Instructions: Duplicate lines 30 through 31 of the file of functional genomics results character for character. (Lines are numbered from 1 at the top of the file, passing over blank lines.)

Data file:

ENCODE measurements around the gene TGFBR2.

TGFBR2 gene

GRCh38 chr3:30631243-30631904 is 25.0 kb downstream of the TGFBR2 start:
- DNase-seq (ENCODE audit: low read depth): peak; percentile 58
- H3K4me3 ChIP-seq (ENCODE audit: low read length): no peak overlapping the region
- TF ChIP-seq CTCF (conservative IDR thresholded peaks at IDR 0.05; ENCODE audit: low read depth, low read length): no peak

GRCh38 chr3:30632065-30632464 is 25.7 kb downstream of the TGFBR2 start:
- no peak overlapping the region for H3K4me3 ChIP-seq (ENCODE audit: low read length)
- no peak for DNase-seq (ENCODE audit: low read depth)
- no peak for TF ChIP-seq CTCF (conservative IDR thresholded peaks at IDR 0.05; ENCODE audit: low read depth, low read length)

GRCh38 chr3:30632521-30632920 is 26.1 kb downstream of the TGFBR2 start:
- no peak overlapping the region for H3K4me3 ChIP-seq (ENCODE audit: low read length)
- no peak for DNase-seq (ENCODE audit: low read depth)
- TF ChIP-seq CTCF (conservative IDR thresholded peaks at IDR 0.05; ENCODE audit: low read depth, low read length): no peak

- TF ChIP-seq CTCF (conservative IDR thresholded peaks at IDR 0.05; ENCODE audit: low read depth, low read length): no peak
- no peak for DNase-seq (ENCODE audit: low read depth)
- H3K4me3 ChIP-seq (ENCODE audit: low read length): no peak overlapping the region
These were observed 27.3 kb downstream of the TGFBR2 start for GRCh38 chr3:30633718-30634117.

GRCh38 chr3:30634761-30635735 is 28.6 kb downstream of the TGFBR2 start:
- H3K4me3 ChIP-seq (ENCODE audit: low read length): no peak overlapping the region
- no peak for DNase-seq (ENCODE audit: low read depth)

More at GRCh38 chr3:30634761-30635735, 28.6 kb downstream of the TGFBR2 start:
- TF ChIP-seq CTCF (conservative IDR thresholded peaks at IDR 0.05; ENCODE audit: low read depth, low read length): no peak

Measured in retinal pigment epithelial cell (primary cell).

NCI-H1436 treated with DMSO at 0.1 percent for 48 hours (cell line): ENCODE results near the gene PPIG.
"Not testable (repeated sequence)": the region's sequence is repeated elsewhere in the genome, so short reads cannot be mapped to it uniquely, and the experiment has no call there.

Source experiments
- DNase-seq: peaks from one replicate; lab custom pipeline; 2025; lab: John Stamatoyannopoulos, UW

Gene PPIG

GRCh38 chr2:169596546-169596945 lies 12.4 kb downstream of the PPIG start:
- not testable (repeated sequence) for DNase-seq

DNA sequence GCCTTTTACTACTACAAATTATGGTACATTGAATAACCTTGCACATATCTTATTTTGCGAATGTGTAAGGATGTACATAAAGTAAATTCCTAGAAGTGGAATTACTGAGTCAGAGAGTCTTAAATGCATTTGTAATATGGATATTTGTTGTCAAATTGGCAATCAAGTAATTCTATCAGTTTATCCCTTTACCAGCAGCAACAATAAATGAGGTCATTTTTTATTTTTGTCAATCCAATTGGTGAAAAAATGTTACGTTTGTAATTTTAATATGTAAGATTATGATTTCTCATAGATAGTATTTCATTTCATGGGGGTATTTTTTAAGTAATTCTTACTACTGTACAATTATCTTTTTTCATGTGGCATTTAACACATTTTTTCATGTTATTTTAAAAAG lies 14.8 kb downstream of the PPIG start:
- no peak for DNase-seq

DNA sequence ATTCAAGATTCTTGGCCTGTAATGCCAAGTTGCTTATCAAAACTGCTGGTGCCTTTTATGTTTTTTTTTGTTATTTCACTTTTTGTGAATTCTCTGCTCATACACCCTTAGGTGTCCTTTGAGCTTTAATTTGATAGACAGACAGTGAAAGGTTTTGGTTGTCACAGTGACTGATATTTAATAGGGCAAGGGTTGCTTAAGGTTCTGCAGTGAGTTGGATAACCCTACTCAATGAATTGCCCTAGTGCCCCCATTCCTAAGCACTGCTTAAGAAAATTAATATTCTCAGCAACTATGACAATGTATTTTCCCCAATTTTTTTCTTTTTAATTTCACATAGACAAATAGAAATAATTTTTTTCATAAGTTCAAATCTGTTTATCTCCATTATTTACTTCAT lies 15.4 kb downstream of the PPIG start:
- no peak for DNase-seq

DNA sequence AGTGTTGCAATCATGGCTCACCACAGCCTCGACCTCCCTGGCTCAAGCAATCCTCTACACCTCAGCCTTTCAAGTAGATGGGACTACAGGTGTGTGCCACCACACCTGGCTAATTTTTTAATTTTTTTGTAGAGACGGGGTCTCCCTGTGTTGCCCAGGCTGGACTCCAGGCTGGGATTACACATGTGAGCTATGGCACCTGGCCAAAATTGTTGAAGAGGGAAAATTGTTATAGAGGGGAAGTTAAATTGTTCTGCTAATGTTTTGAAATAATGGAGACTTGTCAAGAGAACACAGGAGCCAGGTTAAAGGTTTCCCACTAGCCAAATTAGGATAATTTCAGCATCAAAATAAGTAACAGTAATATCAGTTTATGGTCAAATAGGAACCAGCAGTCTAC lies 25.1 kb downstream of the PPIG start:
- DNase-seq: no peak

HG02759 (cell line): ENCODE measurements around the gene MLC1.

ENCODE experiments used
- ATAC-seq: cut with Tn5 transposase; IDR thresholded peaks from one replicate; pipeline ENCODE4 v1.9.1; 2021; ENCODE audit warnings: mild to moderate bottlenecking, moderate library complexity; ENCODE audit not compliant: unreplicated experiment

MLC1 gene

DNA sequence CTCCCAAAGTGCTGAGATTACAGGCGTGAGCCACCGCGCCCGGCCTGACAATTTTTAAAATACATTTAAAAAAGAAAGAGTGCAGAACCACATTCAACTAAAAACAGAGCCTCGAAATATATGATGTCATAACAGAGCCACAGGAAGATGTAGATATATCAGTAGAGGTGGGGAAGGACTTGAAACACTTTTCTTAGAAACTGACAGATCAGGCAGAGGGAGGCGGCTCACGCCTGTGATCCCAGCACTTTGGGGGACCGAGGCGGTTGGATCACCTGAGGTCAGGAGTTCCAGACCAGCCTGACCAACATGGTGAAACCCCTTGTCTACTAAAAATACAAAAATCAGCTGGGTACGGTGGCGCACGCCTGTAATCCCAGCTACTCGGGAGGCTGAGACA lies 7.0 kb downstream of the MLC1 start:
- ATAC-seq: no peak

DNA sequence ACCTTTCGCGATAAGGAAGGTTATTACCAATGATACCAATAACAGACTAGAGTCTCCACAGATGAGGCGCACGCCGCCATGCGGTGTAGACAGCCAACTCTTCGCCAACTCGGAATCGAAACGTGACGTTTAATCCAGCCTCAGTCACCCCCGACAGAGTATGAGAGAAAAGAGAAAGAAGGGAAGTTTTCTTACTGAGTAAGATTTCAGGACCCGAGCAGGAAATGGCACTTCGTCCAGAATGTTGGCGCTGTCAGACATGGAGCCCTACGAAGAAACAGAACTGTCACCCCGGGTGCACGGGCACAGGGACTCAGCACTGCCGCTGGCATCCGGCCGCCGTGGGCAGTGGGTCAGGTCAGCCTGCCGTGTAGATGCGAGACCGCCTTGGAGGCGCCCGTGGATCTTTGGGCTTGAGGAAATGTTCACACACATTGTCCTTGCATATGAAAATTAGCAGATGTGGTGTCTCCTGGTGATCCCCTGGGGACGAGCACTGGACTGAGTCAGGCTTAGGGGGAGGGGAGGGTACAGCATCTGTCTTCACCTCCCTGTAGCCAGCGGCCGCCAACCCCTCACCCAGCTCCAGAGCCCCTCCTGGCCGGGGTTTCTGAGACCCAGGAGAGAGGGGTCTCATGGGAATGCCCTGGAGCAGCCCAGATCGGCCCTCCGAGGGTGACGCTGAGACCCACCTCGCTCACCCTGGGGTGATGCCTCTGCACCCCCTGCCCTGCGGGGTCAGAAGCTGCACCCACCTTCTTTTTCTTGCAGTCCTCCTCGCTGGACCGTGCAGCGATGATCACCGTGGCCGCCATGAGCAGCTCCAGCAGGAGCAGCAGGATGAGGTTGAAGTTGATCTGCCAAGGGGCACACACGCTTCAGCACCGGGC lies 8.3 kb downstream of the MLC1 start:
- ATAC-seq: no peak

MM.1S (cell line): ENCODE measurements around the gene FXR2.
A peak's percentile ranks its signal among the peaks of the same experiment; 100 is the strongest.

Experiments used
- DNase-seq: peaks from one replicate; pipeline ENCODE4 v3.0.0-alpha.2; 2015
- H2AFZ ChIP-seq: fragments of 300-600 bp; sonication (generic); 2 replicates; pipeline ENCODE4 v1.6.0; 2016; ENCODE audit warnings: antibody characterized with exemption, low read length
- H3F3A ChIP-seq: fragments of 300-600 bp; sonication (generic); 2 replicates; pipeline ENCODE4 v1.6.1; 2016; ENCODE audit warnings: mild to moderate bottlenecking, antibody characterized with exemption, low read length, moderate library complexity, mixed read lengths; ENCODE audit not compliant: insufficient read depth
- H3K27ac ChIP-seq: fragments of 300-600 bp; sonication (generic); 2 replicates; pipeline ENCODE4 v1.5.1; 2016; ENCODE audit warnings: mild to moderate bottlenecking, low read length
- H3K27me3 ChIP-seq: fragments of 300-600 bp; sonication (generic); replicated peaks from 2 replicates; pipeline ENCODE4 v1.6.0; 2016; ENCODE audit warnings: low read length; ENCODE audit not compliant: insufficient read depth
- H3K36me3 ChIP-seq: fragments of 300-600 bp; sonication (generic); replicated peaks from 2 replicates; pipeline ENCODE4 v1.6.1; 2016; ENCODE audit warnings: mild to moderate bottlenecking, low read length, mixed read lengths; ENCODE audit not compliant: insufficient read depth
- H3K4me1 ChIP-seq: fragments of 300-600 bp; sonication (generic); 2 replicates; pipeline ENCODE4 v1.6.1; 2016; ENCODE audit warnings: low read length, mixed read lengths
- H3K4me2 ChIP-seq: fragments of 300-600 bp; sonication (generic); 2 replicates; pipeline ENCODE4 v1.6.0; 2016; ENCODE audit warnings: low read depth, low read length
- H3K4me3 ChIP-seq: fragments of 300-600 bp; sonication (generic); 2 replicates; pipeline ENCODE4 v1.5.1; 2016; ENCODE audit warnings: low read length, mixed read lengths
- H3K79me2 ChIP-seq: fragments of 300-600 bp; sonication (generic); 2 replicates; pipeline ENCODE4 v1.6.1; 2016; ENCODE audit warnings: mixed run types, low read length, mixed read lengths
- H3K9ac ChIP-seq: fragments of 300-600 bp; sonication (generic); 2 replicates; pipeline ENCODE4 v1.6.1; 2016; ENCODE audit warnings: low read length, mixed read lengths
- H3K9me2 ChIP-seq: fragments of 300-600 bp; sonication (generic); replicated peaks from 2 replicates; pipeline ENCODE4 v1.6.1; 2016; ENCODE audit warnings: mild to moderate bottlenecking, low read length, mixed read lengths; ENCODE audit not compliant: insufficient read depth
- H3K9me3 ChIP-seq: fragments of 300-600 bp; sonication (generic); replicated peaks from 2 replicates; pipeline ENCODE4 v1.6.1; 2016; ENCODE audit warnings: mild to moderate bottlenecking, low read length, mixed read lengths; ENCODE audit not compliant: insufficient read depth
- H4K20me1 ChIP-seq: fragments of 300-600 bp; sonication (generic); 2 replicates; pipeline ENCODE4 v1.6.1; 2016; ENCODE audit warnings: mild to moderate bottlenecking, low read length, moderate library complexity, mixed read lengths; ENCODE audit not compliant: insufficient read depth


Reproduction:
GRCh38 chr2:169596546-169596945 lies 12.4 kb downstream of the PPIG start:
- not testable (repeated sequence) for DNase-seq